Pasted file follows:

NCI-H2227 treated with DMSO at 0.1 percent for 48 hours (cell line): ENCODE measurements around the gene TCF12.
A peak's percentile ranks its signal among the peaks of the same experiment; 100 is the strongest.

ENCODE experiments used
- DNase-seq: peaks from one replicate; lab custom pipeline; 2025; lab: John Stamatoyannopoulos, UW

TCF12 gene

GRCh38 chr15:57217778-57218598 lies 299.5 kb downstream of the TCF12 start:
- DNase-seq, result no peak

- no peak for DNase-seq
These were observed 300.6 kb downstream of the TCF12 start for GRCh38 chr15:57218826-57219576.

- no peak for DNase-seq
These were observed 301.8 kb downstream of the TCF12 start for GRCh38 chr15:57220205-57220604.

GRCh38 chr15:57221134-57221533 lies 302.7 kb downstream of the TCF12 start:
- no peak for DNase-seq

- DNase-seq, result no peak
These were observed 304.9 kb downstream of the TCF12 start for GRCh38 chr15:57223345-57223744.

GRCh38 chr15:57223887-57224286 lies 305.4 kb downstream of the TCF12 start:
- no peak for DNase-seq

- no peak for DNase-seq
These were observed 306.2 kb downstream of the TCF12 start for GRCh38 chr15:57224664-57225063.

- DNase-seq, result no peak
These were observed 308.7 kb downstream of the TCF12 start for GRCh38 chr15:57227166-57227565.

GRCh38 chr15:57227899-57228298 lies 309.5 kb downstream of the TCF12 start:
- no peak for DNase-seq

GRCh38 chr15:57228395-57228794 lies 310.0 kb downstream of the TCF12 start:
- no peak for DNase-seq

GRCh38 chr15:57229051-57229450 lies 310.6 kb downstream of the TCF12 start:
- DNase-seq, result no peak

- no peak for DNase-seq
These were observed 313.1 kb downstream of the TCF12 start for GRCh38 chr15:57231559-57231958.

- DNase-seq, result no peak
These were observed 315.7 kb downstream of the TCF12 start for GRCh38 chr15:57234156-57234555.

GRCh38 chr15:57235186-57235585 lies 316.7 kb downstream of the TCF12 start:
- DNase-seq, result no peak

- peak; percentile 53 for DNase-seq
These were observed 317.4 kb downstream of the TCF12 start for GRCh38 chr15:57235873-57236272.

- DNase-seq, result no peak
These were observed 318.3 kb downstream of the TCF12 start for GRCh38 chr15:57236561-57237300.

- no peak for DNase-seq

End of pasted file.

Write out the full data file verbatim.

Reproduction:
NCI-H2227 treated with DMSO at 0.1 percent for 48 hours (cell line): ENCODE measurements around the gene TCF12.
A peak's percentile ranks its signal among the peaks of the same experiment; 100 is the strongest.

ENCODE experiments used
- DNase-seq: peaks from one replicate; lab custom pipeline; 2025; lab: John Stamatoyannopoulos, UW

TCF12 gene

GRCh38 chr15:57217778-57218598 lies 299.5 kb downstream of the TCF12 start:
- DNase-seq, result no peak

- no peak for DNase-seq
These were observed 300.6 kb downstream of the TCF12 start for GRCh38 chr15:57218826-57219576.

- no peak for DNase-seq
These were observed 301.8 kb downstream of the TCF12 start for GRCh38 chr15:57220205-57220604.

GRCh38 chr15:57221134-57221533 lies 302.7 kb downstream of the TCF12 start:
- no peak for DNase-seq

- DNase-seq, result no peak
These were observed 304.9 kb downstream of the TCF12 start for GRCh38 chr15:57223345-57223744.

GRCh38 chr15:57223887-57224286 lies 305.4 kb downstream of the TCF12 start:
- no peak for DNase-seq

- no peak for DNase-seq
These were observed 306.2 kb downstream of the TCF12 start for GRCh38 chr15:57224664-57225063.

- DNase-seq, result no peak
These were observed 308.7 kb downstream of the TCF12 start for GRCh38 chr15:57227166-57227565.

GRCh38 chr15:57227899-57228298 lies 309.5 kb downstream of the TCF12 start:
- no peak for DNase-seq

GRCh38 chr15:57228395-57228794 lies 310.0 kb downstream of the TCF12 start:
- no peak for DNase-seq

GRCh38 chr15:57229051-57229450 lies 310.6 kb downstream of the TCF12 start:
- DNase-seq, result no peak

- no peak for DNase-seq
These were observed 313.1 kb downstream of the TCF12 start for GRCh38 chr15:57231559-57231958.

- DNase-seq, result no peak
These were observed 315.7 kb downstream of the TCF12 start for GRCh38 chr15:57234156-57234555.

GRCh38 chr15:57235186-57235585 lies 316.7 kb downstream of the TCF12 start:
- DNase-seq, result no peak

- peak; percentile 53 for DNase-seq
These were observed 317.4 kb downstream of the TCF12 start for GRCh38 chr15:57235873-57236272.

- DNase-seq, result no peak
These were observed 318.3 kb downstream of the TCF12 start for GRCh38 chr15:57236561-57237300.

- no peak for DNase-seq